Vrikshasana - The Tree
Sastri: True. The tree represents the spinal column. The leaves are threefold. They represent the Ida, Pingala and Sushumna Nadis, which are the regions for the activity of the moon, the sun and fire respectively, or which may be thought of as the three eyes of Shiva. The climbing of the tree is meant to represent the ascension of the Kundalini Shakti, the serpentine power, from the lowest nerve centre called the Muladhara to the Ajna Chakra. That is the work of the Yogi. Shivratri by Sri Swami Sivananda
Vriksh वृक्ष : tree.
Vrikshasana is mentioned and described in the Gheranda Samhita, a 15th century Hatha-yoga text.
Upon exhalation, switch the weight on the right leg. Bend the left leg and bring the sole of the left foot on the proximal and medial side of the right leg. The tip of the left foot points downwards and the heel is slightly anterior compared to the tip of the foot.
Note: Variation: the left leg can also be placed on the right thigh in half lotus.
The eyes fix a virtual or real point: The ocular fixation acts as a real anchor. The supporting foot and leg must be as relaxed as possible. There must be a feeling of rooting.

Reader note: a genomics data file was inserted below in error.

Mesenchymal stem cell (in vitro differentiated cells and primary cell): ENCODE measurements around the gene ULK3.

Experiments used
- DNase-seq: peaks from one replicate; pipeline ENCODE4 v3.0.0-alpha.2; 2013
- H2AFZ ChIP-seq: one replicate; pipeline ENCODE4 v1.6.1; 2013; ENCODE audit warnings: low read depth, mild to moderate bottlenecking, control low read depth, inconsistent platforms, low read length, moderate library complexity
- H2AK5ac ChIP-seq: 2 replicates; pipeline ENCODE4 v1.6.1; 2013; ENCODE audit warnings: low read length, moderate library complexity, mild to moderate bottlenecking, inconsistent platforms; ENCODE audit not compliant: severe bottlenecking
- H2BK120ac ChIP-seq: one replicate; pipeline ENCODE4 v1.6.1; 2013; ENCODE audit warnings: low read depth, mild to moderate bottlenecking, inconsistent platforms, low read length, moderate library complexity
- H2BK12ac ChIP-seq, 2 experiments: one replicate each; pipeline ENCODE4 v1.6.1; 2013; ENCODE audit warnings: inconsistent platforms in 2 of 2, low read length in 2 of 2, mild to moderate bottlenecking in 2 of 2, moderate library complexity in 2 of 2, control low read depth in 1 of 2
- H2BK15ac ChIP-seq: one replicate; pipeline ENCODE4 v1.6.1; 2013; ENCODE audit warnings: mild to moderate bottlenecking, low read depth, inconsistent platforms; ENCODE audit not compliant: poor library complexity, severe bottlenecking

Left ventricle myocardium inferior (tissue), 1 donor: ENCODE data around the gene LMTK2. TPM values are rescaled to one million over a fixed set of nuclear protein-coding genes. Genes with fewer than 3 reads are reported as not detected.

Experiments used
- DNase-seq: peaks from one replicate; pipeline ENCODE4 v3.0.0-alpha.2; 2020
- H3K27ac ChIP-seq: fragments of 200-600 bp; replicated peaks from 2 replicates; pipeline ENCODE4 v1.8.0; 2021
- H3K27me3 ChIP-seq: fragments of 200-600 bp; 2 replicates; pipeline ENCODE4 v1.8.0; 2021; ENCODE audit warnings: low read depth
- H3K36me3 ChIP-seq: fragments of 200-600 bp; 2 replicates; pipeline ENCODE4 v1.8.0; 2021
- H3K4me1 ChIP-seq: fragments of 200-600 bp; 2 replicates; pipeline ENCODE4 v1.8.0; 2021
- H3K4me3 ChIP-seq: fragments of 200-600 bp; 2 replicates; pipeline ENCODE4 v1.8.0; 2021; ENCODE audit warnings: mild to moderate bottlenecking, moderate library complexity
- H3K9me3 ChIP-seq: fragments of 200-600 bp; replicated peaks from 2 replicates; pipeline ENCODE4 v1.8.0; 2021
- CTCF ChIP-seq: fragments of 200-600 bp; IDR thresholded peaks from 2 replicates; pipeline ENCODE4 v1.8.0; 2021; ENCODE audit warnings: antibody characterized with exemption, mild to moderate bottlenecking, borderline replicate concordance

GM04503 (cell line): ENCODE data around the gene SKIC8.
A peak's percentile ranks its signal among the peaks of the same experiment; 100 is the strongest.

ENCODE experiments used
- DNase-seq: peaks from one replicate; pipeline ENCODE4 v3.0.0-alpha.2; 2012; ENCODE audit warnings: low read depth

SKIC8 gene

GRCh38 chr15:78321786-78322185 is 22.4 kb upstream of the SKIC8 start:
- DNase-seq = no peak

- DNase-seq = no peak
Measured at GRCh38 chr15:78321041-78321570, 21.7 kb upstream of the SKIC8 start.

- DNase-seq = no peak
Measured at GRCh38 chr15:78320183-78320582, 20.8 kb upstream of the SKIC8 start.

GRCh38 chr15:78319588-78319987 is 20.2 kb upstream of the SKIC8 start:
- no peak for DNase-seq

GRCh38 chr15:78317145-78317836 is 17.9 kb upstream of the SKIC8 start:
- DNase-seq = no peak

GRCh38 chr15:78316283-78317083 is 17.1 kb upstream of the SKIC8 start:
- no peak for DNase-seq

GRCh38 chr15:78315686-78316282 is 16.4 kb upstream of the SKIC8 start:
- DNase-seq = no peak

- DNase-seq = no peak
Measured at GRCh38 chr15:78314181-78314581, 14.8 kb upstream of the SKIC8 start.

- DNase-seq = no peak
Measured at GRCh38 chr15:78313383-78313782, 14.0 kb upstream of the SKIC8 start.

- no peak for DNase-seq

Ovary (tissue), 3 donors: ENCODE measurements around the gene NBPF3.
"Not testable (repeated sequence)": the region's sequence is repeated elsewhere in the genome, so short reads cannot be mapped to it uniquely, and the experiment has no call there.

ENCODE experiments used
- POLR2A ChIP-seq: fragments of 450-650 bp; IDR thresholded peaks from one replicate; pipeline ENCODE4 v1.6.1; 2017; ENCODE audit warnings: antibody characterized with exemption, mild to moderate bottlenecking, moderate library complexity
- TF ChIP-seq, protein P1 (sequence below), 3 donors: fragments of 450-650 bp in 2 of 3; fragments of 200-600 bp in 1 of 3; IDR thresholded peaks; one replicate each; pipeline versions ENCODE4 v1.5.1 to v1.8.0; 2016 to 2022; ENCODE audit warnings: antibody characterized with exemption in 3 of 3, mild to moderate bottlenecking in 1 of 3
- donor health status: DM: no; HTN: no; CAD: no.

The trunk must be as straight as possible, and the thigh of the lifted leg must be rotated outward without tilting the hips.
Mula Bandha is active, and one must focus on the link between the root and the fontanel.
Breathing must be as subtle as possible, almost trickling peacefully.
Advanced Balance: once stable in the position, as the body learns the archetype, one eye and then both can be closed.
First, far from pacifying the mind, this posture brings to an increased mental activity. With focus, all diversions are brushed away and the focus remains on the point of ocular fixation and on the balance.
This posture brings back to the indifference towards the immediate surrounding. It induces the ability to step back and brings forth a pacification of the mind. It involves the heart center.